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Taking Chances

Most vacations don’t turn into the job of a lifetime. But that’s exactly what happened when Jahna Frantziskonis took company class at San Francisco Ballet in the spring of 2015.

“I had never been to San Francisco or seen the company besides on video,” explains Frantziskonis, 23. She had come to the city to visit her younger brother, Elias, an SFB School student at the time. “He said, ‘Just come, take a class, see what happens.’ ” Less than a week after she got back to Seattle, where she was a second-year corps dancer at Pacific Northwest Ballet, she had received an invitation to join the SFB corps.

(Photo by Nathan Sayers for Pointe)

“It was very unexpected,” she says, seeming to still marvel at the outcome nearly two years later. But artistic director Helgi Tomasson confirms that hiring her was no fluke. He immediately noticed three qualities every SFB dancer needs: stage presence, musicality and versatility. “I could see her fitting very well into the repertory we have, in the classical, neoclassic and contemporary,” he says of her accidental audition.

Frantziskonis proved him right. Her first season was filled with debuts, from the first cast of Mark Morris’ Drink to Me Only With Thine Eyes, to Prayer in Balanchine’s Coppélia, to her season-ending success as Olga in John Cranko’s Onegin. Throughout, she enchanted audiences with effortless turns and sprightly jumps, sensitive musicality and soubrette charm—not to mention enormous, expressive eyes that rival Audrey Hepburn’s.

While the roles were new to her, the spotlight was not. At PNB, she had already performed the principal pas de deux in Balanchine’s “Rubies,” the pas de trois in “Emeralds” and Cupid in Alexei Ratmansky’s Don Quixote, and created roles in Justin Peck’s Debonair and Twyla Tharp’s Waiting at the Station.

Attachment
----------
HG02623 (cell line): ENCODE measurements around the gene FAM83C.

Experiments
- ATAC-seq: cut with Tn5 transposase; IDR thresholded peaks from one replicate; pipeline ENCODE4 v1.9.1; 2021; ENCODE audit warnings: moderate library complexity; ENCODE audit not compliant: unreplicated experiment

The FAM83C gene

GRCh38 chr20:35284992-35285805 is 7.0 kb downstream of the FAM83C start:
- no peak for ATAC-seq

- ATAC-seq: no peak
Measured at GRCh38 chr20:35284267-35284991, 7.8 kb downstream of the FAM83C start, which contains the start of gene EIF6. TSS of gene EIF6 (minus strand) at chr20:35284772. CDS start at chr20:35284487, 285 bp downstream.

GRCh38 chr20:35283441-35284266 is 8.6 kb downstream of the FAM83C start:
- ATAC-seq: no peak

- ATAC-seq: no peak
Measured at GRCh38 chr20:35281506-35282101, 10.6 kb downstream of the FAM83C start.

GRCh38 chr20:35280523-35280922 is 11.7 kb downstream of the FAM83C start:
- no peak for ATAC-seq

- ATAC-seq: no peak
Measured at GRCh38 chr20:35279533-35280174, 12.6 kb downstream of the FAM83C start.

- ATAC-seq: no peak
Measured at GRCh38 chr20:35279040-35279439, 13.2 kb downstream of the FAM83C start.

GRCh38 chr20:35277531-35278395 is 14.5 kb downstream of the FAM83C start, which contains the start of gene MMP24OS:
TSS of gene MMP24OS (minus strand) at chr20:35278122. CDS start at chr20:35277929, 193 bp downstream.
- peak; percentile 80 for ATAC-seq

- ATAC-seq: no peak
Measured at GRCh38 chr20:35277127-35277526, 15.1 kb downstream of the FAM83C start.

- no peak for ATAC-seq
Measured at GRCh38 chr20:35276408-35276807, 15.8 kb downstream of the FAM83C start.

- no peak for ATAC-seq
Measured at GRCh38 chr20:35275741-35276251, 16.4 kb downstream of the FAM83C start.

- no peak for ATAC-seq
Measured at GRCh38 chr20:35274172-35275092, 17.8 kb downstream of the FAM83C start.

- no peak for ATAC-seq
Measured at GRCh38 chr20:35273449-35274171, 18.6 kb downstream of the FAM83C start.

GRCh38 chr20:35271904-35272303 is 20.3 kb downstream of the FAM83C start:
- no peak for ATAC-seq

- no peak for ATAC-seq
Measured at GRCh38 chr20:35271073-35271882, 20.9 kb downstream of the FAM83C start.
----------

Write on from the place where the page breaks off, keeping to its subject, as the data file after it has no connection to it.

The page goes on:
“It’s so natural for Jahna,” says PNB artistic director Peter Boal of her technique. “There are some people you like to take credit for having coached, but you realize that anyone could have done it—they were going to get there on their own.”

A Tucson, Arizona, native, Frantziskonis has been single-minded about ballet since her first toddler class at the YMCA. At age 5 she enrolled at Ballet Arts Tucson and trained with owner and former Cleveland Ballet principal Mary Beth Cabana, then finished high school in three years in order to train in PNB School’s Professional Division at 16.

“I always felt, from the very beginning, that she was very, very special,” recalls Cabana, who also trained PNB soloist Margaret Mullin and Houston Ballet demi-soloist Aaron Daniel Sharratt. “She showed a particular intelligence for ballet, and she was very open to expressing herself within her dancing. You could see that every fiber in her being really loved what she was doing.”

Frantziskonis credits Cabana with developing her solid technical base and her enthusiasm for risk-taking. “I’m not a very scared dancer, and I think that’s why. She just gave you the freedom to try.”

She also took a variety of classes, including tap, Fosse-style jazz and contemporary dance. A decade of piano lessons, first in classical and then in improvisational jazz, put musicality literally at her fingertips. “I can recognize structure in difficult pieces,” she explains. “Sometimes I’ll hear different notes, and I’ll base my musicality off of that.”